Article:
Species are being impacted by changing climate conditions, but not all species are responding in the same way. For example, while many species are shifting their ranges to higher latitudes and elevations, others are not shifting or are shifting in opposite directions. Effectively explaining observed variation in responses would help natural resource managers plan for future impacts. Differences in exposure to climate change may explain some of the observed variability, but this requires identifying regions that have experienced detectable changes in those aspects of the climate system that species are sensitive to. When paired with advances in global observational datasets, large ensemble climate model simulations can provide a powerful tool to explore a diversity of emerging climate signals that are affecting the natural world.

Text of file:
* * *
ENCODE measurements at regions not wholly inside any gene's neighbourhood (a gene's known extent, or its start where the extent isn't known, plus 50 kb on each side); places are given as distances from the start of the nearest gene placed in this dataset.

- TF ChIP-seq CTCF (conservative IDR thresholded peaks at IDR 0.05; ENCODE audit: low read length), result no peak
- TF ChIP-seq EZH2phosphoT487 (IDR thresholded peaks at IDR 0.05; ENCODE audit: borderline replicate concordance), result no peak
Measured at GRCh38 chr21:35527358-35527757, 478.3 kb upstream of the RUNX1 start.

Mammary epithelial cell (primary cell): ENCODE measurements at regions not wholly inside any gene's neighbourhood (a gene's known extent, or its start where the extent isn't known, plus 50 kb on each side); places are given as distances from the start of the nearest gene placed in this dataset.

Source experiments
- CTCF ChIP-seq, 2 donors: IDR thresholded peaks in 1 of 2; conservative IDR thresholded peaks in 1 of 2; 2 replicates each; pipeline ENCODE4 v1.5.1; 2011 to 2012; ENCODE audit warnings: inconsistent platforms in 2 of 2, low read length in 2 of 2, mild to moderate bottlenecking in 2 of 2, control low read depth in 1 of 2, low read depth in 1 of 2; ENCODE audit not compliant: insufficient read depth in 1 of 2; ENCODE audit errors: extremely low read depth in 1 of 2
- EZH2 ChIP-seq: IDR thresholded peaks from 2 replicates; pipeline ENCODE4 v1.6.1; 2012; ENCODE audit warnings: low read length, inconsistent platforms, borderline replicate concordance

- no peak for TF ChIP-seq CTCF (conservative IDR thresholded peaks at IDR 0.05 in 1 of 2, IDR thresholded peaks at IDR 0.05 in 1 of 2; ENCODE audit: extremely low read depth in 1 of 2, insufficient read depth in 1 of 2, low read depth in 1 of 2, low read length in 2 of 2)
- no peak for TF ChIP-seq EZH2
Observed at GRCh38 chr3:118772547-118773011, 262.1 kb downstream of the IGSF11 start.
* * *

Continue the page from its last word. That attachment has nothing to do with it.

Here we employ a signal-to-noise signal detection method to estimate the time of emergence of 19 biologically-relevant climate variables. Local polynomial regressions with a generalized cross-validation smoothing parameter are applied to an observational dataset and initial-condition large ensemble simulations from five earth-system models to derive signal-to-noise ratios (SNR) through time for each bioclimatic variable. Time of emergence estimates are then calculated in an analogous manner to a sensitivity analysis (i.e. across multiple SNRs) to account for species-specific sensitivities to climate change rates and levels. Here we will explore similarities and differences in the signal-to-noise ratio and time of emergence between the multi-model large ensembles. Similar results between the multi-model large ensemble experiments and the observational dataset provides additional confidence that biologically-relevant climate change signals are emerging.